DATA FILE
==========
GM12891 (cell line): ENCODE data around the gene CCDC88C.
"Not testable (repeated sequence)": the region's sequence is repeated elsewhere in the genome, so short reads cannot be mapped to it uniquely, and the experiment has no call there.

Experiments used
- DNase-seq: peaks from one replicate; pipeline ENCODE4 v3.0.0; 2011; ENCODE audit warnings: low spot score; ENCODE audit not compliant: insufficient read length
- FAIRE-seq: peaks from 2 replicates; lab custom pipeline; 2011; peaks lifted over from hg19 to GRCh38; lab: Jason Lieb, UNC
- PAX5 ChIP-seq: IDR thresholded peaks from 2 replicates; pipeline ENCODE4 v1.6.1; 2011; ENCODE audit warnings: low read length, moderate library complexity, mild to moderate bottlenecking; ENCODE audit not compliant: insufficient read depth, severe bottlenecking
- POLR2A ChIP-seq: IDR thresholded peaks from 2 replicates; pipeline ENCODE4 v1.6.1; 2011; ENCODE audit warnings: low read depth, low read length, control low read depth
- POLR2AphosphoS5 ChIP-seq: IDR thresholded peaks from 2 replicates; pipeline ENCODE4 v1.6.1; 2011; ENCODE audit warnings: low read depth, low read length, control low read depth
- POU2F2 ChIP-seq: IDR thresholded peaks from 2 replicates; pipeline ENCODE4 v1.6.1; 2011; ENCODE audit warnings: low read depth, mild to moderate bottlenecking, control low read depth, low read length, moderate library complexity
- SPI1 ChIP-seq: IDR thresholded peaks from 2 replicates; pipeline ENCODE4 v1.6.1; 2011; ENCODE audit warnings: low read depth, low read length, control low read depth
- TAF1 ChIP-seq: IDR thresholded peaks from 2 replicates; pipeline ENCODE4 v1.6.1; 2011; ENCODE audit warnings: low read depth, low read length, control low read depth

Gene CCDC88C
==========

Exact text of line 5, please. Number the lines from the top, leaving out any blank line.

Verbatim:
- FAIRE-seq: peaks from 2 replicates; lab custom pipeline; 2011; peaks lifted over from hg19 to GRCh38; lab: Jason Lieb, UNC